After a very peaceful evening and glorious sunset we rose early and went for a walk up a small hill at the back of the Spear Creek Caravan Park. The views were magnificent and we made the acquaintance of a very friendly horse who was hankering for a carrot but had to make do with a pat.
I said farewell to Erica and Tony and commenced my pedal southwards, once again treated to very favorable winds, pleasant temperatures and quite roads. Following the steep, short and sharp heart-starter named Horrocks Pass I journeyed through the beautiful little country towns of Wilmington, Melrose, Murray Town, Wongyarra, Wirrabara, Stone Hut and Laura (where CJ Dennis lived in his formative years) before arriving at my destination for the evening, Gladstone, ahead of the hottest part of the day.
My daughters, Jenny and Kt will remember the CJ Dennis book of poems often read to them when they were young children, particularly the lines from ‘Going to School’ modified to ‘Jenny at the bridle-rein in the middle Jake, little Katie up behind, her legs out straight’.
As I was approaching Melrose I stopped to view a massive commotion in the sky, two hawks being harangued by a flock of cockies, there was a lot of squawking and swooping, however the hawks seemed completely nonplussed. When I went to ride on to Melrose I discovered my second flat tyre of the entire journey; front one this time.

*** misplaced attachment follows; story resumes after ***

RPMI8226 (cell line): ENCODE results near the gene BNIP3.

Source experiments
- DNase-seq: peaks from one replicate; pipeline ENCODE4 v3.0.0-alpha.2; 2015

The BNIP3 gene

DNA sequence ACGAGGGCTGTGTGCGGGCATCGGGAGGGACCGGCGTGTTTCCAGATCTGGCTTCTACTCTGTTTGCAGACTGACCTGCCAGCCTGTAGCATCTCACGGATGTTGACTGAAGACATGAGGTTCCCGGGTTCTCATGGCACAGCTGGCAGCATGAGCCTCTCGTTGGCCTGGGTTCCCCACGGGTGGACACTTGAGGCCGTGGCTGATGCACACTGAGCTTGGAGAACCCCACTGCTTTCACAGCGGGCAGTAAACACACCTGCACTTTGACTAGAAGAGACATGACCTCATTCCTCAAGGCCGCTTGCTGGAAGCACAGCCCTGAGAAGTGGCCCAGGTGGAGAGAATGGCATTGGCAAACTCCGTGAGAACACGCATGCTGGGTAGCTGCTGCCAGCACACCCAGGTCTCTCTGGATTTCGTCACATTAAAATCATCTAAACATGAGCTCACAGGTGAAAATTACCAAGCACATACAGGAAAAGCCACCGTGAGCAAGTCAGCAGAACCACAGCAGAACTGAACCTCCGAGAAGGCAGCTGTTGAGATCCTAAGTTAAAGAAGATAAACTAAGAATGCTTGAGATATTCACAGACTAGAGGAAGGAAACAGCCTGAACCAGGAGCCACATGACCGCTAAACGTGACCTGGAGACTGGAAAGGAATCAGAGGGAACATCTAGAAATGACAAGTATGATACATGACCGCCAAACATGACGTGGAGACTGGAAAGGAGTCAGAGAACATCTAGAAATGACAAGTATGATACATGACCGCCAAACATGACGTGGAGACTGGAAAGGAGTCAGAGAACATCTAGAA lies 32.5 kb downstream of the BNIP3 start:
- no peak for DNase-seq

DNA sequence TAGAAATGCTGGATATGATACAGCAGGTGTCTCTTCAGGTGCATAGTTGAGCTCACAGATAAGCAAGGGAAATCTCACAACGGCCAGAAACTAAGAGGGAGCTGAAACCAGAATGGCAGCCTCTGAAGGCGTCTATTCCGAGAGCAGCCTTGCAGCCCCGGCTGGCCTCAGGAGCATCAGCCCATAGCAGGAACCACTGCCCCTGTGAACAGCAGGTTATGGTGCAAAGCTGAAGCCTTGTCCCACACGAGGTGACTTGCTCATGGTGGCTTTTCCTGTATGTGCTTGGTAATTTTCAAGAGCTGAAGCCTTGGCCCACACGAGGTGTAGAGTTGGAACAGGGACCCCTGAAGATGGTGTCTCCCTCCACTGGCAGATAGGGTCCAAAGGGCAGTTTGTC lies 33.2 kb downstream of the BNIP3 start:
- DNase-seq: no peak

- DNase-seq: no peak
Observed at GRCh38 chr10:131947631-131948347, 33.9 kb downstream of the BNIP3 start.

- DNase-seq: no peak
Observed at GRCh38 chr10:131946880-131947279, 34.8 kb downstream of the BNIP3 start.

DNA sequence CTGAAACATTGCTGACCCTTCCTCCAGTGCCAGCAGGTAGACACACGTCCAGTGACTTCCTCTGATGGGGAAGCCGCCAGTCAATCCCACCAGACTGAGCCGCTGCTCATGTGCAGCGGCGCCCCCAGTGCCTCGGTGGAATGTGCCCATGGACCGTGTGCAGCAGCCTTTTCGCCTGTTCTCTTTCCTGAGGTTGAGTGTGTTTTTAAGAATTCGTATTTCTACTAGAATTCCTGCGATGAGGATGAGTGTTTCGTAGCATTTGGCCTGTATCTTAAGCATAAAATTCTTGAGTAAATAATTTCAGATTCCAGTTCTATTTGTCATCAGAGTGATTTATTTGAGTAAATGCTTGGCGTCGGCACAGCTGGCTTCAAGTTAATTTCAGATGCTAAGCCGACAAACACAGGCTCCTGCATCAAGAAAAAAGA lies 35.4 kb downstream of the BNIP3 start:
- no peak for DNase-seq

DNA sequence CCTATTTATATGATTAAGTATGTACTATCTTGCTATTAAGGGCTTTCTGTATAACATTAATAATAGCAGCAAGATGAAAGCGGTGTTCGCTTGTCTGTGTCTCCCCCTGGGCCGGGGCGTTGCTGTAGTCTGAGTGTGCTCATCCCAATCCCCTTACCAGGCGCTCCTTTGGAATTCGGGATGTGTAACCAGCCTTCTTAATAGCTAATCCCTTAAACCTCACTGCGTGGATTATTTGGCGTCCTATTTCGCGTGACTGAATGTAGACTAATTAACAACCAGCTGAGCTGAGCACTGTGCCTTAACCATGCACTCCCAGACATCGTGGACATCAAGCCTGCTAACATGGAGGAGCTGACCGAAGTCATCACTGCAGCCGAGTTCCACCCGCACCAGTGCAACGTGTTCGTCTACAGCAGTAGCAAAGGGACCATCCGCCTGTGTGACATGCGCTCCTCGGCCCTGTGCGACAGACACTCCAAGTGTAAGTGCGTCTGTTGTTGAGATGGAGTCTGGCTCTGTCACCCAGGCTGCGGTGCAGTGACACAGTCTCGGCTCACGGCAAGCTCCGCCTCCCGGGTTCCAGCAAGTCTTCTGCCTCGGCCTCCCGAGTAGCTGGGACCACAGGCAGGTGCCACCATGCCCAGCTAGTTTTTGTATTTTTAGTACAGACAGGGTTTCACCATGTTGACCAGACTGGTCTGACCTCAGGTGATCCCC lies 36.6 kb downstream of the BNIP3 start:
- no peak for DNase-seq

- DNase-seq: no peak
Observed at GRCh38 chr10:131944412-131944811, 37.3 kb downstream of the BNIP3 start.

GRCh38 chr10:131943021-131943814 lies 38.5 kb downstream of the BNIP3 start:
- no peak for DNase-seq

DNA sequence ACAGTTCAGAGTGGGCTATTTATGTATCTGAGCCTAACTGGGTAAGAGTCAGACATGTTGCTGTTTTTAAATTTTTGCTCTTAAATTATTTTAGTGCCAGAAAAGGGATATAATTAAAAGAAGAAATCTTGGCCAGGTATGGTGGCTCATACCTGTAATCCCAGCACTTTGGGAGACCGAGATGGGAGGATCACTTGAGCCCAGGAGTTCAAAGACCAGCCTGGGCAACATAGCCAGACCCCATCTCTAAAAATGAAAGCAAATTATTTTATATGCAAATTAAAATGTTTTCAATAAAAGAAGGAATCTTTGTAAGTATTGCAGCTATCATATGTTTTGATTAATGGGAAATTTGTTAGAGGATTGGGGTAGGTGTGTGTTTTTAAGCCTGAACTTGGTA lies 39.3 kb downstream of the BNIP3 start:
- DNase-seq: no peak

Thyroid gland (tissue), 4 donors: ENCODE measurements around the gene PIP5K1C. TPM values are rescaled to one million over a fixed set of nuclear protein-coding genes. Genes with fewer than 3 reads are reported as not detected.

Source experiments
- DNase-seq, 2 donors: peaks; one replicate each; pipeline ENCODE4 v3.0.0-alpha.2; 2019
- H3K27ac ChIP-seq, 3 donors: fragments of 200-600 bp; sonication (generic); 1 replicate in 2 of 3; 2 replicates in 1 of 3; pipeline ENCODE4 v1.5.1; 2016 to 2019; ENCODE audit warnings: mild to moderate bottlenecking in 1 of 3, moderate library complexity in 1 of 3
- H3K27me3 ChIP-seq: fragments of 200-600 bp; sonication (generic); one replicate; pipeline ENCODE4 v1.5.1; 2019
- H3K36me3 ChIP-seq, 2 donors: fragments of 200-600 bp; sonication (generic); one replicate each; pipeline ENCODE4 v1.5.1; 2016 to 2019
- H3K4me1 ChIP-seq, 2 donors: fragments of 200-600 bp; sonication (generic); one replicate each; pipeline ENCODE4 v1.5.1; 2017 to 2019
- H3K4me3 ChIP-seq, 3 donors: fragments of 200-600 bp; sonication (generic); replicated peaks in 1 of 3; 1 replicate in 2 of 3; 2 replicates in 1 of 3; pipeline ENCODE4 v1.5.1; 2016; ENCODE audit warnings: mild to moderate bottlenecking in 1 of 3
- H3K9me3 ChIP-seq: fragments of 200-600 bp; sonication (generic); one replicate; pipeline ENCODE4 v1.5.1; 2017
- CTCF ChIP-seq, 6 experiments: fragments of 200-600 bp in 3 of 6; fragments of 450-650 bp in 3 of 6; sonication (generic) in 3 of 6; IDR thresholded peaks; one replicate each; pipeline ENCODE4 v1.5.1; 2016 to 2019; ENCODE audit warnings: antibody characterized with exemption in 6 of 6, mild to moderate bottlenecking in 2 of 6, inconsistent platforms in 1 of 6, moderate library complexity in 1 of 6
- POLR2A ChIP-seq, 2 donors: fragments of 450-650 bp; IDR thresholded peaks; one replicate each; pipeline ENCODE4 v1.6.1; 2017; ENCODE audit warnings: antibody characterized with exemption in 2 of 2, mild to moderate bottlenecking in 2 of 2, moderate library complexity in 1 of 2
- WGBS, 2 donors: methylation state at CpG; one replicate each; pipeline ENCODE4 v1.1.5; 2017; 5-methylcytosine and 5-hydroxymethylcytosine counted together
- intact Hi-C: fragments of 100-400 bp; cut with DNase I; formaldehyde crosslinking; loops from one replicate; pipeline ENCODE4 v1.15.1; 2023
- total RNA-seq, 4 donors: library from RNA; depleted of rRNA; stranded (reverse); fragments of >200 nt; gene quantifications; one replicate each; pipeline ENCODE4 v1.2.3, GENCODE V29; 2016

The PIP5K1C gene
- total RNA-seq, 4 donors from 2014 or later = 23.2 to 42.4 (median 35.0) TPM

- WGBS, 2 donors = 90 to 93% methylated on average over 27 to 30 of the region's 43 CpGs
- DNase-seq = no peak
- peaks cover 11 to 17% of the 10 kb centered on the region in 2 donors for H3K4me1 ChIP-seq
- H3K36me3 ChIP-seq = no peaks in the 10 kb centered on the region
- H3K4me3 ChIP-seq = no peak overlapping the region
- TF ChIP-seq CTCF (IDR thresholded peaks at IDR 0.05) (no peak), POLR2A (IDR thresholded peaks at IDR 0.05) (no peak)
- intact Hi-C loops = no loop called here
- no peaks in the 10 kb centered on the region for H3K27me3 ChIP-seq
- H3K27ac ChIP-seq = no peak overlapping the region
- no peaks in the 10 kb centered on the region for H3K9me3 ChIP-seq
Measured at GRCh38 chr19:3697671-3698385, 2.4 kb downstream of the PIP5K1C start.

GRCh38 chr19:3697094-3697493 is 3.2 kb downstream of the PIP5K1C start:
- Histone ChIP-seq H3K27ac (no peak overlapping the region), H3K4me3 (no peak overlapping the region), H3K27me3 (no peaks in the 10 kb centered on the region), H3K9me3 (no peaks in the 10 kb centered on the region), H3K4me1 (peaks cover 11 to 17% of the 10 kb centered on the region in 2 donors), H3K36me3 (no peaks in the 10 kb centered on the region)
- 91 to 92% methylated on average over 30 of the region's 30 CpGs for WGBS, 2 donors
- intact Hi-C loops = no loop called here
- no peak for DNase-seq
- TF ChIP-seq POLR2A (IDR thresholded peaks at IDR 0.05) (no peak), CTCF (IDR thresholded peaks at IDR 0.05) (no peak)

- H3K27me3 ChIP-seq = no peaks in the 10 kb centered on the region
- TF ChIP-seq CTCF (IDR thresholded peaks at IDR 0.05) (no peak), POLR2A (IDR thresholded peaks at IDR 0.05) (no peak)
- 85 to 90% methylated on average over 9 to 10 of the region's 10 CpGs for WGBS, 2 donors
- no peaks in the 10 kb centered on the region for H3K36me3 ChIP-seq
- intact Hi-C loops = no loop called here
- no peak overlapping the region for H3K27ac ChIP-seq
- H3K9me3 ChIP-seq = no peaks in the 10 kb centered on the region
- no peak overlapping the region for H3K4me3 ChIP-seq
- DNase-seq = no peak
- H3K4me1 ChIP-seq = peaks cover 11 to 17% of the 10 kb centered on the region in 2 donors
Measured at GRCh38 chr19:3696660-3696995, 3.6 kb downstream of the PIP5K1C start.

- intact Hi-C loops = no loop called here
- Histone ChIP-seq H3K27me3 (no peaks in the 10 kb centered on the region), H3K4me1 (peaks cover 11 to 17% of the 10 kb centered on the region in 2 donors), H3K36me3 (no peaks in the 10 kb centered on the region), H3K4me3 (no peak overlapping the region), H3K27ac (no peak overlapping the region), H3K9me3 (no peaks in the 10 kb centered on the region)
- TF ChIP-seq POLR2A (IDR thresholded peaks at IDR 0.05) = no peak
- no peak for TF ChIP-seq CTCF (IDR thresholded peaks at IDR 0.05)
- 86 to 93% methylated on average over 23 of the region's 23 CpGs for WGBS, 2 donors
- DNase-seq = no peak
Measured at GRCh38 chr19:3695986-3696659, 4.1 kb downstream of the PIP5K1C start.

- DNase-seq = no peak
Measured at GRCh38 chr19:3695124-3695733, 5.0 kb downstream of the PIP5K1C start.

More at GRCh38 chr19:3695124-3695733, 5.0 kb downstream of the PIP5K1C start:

Miranda had remained at the Spear Creek caravan park to paint, in oils, a view of the iconic river red gums with the Stirling Ranges as a backdrop. By the time she arrived at the caravan park the temperature had climbed to about 35 deg C and we decided to head into town to the air-conditioned comfort of the Commercial Hotel where we chatted with Helen behind the bar and Merv who was on a strict self imposed regime of two pots (small glasses of beer) pus two cans to take home. He did try to negotiate a four and four deal with Helen, however she stuck to her guns and he departed after his two drinks.
After some food shopping we returned to the pod at the caravan park, which happened to be next to the local swimming pool. The pool hours were quite complicated, however we were happy to see that it would be open 6 – 8 pm as long as the temp exceeds 32 deg C. Well it certainly was, so bang on 6 pm we were in for a refreshing cool down.
Gladstone has some lovely old buildings and used to be a major rail centre back in the day when bogies needed to be changed to accommodate differing rail gauges. It also boasts a gaol which was decommissioned during the ’70s and is now a tourist attraction. The town, however, is sadly in decline, finding it hard to compete for tourists with nearby Laura and Melrose which are both thriving.
The park managers arrived in the evening, giving us a discount on the night’s fees before we made use of the very well appointed camp kitchen to produce another healthy meal from the Thermomix and retiring to bed.